Held April 4th, 2019 at the University of Chicago, as part of the 11th Annual International Conference of the Platypus Affiliated Society.
- John Abbott, Professor of History, University of Illinois at Chicago
- Robert Bird, Professor of Slavic Languages and Literature, University of Chicago
- John Bachtell, Chairman of the Communist Party USA
- Patrick M. Quinn, founding member of Solidarity
- Earl Silbar, Students for a Democratic Society (Chicago 1968), member of Fox Valley Citizens for Peace and Justice
1989 is largely remembered as a decisive close to the Cold War contest between communism and capitalism—with the victory of the latter casting a seemingly damning verdict against Marxism as a form of politics. The planned economies based on collectivized property of these states wereindicted as failures, and their totalitarian regimes called into question the very notion of working class rule. The fall of communism thus profoundly affected the Left’s ability to imagine the overcoming of capitalism, and the possibility of a classless society beyond it. But in passing into history, the meaning of 1989 can also be reconsidered. The Platypus Affiliated Society wants to use this anniversary to reassess the question of how 1989 weighs on the present. What is the significance of 1989 in its historical context, and what is its relevance for Left politics today?
Held October 4, 2018 at the University of Illinois at Chicago.
John Abbott, Senior lecturer of history at UIC
John Bachtell, Chairman of the Communist Party USA
Fred Mecklenburg, News and Letters
David Faes, Platypus / Campaign for a Socialist Party
The term ‘socialism’ appears to be enjoying a resurgence of public interest - both favorably where it is self-prescribed and pejoratively where it is meant to degrade the respectability of public figures. From early 2016 at the height of Bernie Sanders's campaign for the Democratic Party nomination to Alexandria Ocasio-Cortez’s victory over Joe Crowley in June, the term ‘socialism’ appears to be gaining some level of purchase and a whole lot of press. In many instances, ‘socialism’ is commingled with terms as varied as ‘social democratic’, ‘communist’, ‘marxist’, ‘anarchist’, etc. As such, we view this is as an opportune moment to ask, “what is socialism after all?” What do public figures mean when they identify as socialists or any one of its varied strains? What do their opponents think it means? What does it mean and what can it mean? And perhaps, most important of all, what did it mean in the past?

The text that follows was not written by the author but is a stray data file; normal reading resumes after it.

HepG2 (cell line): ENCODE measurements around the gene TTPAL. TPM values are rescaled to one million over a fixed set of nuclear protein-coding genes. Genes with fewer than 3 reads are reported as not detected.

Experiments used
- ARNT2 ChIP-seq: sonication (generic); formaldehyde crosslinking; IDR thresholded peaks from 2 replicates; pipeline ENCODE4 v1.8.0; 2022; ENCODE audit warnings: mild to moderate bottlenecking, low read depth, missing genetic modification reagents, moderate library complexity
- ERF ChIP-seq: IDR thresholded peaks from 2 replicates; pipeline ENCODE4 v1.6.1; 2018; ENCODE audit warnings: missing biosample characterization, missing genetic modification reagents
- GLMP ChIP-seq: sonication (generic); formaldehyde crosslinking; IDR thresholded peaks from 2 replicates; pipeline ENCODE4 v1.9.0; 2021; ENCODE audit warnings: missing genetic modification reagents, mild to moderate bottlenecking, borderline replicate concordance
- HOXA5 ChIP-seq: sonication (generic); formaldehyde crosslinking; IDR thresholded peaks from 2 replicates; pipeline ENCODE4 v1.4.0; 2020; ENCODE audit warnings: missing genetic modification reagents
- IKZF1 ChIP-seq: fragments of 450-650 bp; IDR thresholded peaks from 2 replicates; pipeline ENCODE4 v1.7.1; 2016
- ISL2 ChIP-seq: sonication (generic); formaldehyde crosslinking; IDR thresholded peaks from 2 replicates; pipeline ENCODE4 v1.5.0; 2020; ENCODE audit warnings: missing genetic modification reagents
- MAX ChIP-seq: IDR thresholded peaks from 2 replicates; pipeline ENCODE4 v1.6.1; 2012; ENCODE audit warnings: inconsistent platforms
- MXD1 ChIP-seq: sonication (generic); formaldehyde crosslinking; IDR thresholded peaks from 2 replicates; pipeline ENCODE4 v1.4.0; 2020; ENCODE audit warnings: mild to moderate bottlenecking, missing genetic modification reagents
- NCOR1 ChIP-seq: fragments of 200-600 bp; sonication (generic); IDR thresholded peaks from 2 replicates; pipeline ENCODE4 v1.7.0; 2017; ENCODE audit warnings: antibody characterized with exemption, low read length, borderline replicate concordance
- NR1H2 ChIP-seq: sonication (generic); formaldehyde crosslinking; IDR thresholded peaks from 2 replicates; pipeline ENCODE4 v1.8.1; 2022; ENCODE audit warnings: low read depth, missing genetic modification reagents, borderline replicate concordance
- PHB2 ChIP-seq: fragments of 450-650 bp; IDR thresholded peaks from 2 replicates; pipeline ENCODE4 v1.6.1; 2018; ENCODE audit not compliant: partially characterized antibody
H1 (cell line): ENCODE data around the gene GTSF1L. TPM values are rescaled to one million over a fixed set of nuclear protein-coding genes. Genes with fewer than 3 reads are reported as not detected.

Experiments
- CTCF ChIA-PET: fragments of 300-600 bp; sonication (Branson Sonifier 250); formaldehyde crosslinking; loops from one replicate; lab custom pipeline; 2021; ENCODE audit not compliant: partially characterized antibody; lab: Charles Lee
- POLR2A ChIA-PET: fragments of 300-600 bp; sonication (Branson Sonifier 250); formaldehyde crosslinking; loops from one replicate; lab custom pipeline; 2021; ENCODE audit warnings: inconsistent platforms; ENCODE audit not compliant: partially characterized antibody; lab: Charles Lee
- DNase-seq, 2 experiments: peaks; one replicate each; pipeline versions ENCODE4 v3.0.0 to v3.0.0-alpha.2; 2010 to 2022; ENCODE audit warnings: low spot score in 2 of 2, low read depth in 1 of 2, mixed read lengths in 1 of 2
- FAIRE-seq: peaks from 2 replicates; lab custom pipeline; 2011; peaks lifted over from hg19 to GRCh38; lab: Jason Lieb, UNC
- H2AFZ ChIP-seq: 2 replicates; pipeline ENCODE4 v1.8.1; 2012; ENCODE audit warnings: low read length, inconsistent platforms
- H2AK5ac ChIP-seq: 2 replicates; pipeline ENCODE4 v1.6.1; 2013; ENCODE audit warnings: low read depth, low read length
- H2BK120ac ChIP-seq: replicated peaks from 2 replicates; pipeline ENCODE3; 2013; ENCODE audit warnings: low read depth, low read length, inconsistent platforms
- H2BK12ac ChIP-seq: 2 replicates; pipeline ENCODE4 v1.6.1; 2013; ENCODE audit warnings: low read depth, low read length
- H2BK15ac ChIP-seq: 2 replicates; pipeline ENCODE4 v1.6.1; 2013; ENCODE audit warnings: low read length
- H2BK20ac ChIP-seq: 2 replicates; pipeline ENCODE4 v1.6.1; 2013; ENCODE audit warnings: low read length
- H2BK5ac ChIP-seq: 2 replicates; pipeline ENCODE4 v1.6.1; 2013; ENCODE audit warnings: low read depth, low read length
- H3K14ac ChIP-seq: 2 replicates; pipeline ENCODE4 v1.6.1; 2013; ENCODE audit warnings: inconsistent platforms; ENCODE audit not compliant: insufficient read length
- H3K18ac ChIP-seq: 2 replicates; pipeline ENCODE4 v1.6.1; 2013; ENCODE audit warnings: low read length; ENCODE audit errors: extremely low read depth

September 24, 2014
Panel Event, Chicago, UIC
Walter Benn Michaels, UIC professor, English
John Bachtell, chairman, Communist Party USA
Judith K. Gardiner, UIC professor, Gender and Women's Studies, English
“After the failure of the 1960s New Left, the underlying despair with regard to the real efficacy of political will, of political agency, in a historical situation of heightened helplessness, became a self-constitution as outsider, as other, rather than an instrument of transformation. Focused on the bureaucratic stasis of the Fordist, late 20th Century world, the Left echoed the destruction of that world by the dynamics of capital: neoliberalism and globalization.
The idea of a fundamental transformation became bracketed and, instead, was replaced by the more ambiguous notion of ‘resistance.’ The notion of resistance, however, says little about the nature of that which is being resisted, or of the politics of the resistance involved.
‘Resistance’ is rarely based on a reflexive analysis of possibilities for fundamental change that are both generated and suppressed by the dynamic heteronomous order of capital. ‘Resistance’ is an undialectical category that does not grasp its own conditions of possibility; it fails to grasp the dynamic historical context of capital and its reconstitution of possibilities for both domination and emancipation, of which the ‘resisters’ do not recognize that that they are a part.”
— Moishe Postone, “History and Helplessness: Mass Mobilization and Contemporary Forms of Anticapitalism” (Public Culture¸ 18.1: 2006)
Resistance politics has waned since the Occupy movement, but it remains unclear to many on the left how an avowedly reform-oriented or even revolutionary politics might function other than as an elaborate act of resistance. What might render a strike more than a prolonging of workers’ accommodation to the prevailing trends? How might socialists build independent electoral parties that can become more than a protest vote? How are the spontaneous discontents (acts of ‘resistance’) that constantly emerge in our society channeled into a politics of the status quo, and what has it taken in the past-- what might it yet require-- for the Left to transcend such a politics?